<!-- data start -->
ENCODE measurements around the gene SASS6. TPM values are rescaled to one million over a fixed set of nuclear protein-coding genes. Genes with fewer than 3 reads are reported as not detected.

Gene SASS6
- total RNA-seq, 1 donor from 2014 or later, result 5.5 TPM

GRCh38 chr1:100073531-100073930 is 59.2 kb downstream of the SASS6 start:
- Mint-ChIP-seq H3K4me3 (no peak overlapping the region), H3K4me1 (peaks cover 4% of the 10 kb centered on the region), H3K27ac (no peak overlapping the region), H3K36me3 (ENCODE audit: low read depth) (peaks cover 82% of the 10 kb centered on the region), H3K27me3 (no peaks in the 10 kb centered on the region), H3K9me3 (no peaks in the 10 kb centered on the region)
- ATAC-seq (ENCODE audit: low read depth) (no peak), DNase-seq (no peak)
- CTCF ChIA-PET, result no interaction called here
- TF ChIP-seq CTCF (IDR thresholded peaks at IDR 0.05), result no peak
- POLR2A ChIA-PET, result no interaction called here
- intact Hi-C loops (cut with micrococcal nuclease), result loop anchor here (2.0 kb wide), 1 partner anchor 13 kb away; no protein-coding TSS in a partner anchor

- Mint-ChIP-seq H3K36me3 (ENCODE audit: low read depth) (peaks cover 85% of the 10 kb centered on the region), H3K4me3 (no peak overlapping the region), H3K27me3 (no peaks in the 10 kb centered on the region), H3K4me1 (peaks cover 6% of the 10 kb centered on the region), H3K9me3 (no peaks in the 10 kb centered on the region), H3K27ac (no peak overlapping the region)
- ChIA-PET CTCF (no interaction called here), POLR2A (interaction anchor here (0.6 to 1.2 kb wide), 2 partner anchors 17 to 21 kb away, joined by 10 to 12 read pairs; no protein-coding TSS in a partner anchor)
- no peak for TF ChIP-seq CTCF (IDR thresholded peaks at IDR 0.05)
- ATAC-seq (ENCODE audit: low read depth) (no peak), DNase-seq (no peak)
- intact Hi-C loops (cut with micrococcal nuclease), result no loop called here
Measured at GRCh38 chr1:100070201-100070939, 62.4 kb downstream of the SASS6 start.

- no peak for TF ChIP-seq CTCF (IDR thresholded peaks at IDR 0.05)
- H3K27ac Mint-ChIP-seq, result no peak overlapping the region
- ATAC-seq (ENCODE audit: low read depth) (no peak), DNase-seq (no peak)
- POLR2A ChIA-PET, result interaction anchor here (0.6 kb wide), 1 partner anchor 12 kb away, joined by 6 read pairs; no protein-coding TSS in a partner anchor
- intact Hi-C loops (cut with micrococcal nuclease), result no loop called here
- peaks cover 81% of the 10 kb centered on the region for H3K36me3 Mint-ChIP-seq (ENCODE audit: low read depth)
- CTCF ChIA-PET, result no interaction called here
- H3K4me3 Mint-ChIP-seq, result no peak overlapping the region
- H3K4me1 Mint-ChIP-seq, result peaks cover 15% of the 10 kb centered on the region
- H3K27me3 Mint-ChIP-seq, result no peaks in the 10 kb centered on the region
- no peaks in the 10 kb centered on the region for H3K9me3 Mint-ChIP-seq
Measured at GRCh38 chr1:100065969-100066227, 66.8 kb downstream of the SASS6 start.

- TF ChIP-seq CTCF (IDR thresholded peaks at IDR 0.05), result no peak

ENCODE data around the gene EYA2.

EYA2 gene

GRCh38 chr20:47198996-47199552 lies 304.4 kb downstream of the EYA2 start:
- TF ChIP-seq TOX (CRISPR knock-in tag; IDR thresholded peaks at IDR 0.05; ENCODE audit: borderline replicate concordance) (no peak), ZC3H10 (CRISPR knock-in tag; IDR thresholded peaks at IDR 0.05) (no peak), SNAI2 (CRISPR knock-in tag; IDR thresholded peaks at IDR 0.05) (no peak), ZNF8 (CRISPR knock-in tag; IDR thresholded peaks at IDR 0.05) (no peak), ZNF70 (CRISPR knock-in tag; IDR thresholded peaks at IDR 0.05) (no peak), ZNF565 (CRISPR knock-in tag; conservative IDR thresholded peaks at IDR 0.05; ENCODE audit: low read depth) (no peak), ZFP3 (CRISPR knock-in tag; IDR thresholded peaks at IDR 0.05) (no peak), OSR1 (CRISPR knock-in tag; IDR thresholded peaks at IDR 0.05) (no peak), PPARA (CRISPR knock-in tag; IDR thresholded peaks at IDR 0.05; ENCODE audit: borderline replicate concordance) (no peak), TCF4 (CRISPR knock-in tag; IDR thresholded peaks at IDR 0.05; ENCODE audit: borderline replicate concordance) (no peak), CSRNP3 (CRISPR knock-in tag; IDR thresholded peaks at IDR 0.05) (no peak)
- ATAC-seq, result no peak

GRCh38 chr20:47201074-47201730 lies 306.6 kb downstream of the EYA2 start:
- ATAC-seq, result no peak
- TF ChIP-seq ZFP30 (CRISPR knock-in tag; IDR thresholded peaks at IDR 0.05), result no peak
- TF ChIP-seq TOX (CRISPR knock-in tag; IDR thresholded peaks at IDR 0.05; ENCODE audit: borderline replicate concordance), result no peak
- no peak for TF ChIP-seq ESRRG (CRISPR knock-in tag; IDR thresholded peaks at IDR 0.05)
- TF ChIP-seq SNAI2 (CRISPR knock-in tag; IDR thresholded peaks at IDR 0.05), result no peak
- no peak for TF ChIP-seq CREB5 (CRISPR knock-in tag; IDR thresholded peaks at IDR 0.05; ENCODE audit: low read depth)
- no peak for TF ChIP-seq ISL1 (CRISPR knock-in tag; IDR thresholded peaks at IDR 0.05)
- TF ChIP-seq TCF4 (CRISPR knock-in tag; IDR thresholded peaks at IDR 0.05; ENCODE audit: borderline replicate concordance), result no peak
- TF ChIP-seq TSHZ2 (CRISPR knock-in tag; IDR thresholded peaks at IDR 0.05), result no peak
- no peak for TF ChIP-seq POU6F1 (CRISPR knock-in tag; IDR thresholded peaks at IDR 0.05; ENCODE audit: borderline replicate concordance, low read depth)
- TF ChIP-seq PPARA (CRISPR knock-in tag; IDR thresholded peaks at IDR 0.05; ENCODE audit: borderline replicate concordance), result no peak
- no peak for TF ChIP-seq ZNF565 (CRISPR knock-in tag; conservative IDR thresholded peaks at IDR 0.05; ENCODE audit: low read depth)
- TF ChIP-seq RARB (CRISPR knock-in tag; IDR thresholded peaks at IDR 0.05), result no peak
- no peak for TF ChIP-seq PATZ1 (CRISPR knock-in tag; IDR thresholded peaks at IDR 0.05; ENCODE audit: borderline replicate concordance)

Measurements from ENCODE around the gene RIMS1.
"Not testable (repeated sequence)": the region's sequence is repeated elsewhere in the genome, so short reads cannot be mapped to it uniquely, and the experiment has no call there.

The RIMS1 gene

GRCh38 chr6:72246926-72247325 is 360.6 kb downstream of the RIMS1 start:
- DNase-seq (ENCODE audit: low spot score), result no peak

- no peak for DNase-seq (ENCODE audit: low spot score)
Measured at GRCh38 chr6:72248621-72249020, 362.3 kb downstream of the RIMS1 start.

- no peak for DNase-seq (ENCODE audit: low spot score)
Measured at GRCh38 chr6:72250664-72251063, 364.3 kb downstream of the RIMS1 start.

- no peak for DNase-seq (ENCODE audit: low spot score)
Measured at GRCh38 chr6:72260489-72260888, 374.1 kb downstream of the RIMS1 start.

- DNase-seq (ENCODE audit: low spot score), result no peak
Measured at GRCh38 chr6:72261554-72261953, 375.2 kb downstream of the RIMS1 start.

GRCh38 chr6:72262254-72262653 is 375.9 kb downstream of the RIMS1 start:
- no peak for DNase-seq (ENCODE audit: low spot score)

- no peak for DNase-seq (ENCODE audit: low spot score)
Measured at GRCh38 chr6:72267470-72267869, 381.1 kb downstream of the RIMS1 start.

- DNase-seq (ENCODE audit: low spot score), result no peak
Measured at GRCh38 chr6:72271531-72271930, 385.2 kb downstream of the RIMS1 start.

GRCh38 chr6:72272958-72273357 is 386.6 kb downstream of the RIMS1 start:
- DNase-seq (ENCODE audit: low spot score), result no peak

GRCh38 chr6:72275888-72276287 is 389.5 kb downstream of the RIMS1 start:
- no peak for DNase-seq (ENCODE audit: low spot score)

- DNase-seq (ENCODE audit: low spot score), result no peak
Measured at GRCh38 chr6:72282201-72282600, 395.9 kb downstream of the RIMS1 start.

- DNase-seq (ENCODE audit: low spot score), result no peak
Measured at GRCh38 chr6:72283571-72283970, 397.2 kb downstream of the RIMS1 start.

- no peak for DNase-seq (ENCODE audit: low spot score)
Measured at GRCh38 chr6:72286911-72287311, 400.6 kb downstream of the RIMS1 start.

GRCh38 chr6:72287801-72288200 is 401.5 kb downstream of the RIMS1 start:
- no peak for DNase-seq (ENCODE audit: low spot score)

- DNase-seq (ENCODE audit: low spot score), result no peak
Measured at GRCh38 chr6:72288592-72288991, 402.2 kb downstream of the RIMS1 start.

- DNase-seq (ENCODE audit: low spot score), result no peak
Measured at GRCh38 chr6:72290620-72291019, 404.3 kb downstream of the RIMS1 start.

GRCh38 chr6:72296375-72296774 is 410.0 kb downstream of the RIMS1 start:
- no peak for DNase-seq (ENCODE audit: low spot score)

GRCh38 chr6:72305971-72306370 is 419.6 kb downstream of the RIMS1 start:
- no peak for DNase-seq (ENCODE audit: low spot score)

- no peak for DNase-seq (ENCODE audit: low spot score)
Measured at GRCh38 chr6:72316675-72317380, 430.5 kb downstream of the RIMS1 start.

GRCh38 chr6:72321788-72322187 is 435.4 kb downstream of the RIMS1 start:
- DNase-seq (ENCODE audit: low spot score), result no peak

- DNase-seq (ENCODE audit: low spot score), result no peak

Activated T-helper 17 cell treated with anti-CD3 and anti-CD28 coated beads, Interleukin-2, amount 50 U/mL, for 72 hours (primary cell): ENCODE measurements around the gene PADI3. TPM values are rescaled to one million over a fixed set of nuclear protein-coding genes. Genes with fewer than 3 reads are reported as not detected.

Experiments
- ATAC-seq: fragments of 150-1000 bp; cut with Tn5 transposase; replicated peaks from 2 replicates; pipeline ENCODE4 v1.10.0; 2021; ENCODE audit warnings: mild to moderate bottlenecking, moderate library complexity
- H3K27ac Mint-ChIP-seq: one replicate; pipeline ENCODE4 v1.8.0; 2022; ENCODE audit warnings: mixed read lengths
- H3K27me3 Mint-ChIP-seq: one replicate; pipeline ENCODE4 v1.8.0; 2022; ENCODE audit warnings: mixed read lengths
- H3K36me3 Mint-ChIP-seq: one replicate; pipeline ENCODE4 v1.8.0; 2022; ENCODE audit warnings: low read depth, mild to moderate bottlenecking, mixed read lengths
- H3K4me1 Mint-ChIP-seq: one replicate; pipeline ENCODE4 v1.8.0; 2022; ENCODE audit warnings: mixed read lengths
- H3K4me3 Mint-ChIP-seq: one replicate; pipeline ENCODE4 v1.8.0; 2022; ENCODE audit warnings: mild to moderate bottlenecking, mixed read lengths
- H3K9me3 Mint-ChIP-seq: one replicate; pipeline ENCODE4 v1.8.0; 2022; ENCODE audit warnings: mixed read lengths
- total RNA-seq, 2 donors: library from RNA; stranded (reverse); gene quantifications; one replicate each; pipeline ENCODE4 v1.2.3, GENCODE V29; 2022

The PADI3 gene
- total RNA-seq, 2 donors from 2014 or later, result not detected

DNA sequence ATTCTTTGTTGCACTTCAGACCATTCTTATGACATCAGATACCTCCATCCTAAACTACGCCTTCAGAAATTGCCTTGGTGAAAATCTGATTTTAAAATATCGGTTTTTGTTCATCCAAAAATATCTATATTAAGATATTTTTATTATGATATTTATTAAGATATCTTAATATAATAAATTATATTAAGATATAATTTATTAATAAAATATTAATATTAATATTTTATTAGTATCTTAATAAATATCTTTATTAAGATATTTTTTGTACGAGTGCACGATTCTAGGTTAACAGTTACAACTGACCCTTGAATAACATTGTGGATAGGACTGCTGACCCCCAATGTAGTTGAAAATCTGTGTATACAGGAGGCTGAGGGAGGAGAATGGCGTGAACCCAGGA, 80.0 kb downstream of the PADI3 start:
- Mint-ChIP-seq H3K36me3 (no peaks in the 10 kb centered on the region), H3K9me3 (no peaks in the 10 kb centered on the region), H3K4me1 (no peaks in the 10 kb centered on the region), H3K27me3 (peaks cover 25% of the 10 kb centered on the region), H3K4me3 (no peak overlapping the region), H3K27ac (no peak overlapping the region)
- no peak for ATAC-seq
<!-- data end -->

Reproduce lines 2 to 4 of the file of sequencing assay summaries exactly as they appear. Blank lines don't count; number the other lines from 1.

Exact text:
Gene SASS6
- total RNA-seq, 1 donor from 2014 or later, result 5.5 TPM

GRCh38 chr1:100073531-100073930 is 59.2 kb downstream of the SASS6 start: